After Jesus had spoken these words, he went out with his disciples across the Kidron valley to a place where there was a garden, which he and his disciples entered. Now Judas, who betrayed him, also knew the place, because Jesus often met there with his disciples. So Judas brought a detachment of soldiers together with police from the chief priests and the Pharisees, and they came there with lanterns and torches and weapons. Then Jesus, knowing all that was to happen to him, came forward and asked them, ‘For whom are you looking?’ They answered, ‘Jesus of Nazareth.’ Jesus replied, ‘I am he.’ Judas, who betrayed him, was standing with them. When Jesus said to them, ‘I am he’, they stepped back and fell to the ground. Again he asked them, ‘For whom are you looking?’ And they said, ‘Jesus of Nazareth.’ Jesus answered, ‘I told you that I am he. So if you are looking for me, let these men go.’ This was to fulfil the word that he had spoken, ‘I did not lose a single one of those whom you gave me.’
My nearest experience to that of Jesus in the garden of Gethsemane dates back to my City business days. I was the managing director of a PR consultancy, and that particular week, I knew that something was up. My fellow directors – my friends – started to act strangely. They probably had before but I had not noticed – and the tension grew as the week evolved. We were scheduled to have a board meeting on the Thursday afternoon, and I had a real sense of foreboding. The few hours before the meeting were agony, and I spent them in a quasi second state, readying myself for the worst. As the meeting started, it was obvious that it would end badly, and indeed it did. I was escorted from the boardroom to my office to collect my personal belongings and then to the door, and on to the street. I had founded the company three years before.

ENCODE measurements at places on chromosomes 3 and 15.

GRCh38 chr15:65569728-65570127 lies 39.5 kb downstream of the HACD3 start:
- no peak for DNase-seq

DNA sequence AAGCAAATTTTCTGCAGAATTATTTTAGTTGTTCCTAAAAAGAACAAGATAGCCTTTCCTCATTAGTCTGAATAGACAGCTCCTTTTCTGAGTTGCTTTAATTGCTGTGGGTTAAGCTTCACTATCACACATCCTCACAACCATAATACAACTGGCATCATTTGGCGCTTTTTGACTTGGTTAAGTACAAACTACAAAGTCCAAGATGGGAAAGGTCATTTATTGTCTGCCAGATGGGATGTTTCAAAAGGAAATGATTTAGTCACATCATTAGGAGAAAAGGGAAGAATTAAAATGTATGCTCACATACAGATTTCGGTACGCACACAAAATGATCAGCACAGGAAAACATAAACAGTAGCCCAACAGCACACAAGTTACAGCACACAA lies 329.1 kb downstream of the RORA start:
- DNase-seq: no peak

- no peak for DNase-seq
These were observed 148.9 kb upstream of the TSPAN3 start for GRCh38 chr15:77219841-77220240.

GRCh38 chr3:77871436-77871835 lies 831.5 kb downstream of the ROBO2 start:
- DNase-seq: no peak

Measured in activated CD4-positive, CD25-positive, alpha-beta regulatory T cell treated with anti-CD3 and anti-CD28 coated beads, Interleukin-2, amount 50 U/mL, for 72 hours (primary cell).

In the season of Lent, we have reflected on our wilderness, and today, we see the culmination of what it means for Jesus – the lonely furrow of the leader, teaching, preaching, healing, gathering community and trying to impart a sense of the unconditional love of God to a people hungry for it, and to church leaders fearful of losing control. The inevitable development to his ministry is sacrifice and death, that the world may live.
As we go today from the garden of sorrows to the cross at Golgotha, we are reminded that the Christian journey is not easy, and indeed often costly in ways that we may not imagine. But after death, we have hope. And so as we watch the body of Jesus being taken down from the cross to his tomb, a place of finality and endings, we know that this is not God’s final word. And so we watch, and wait.
Vicar, All Hallows by the Tower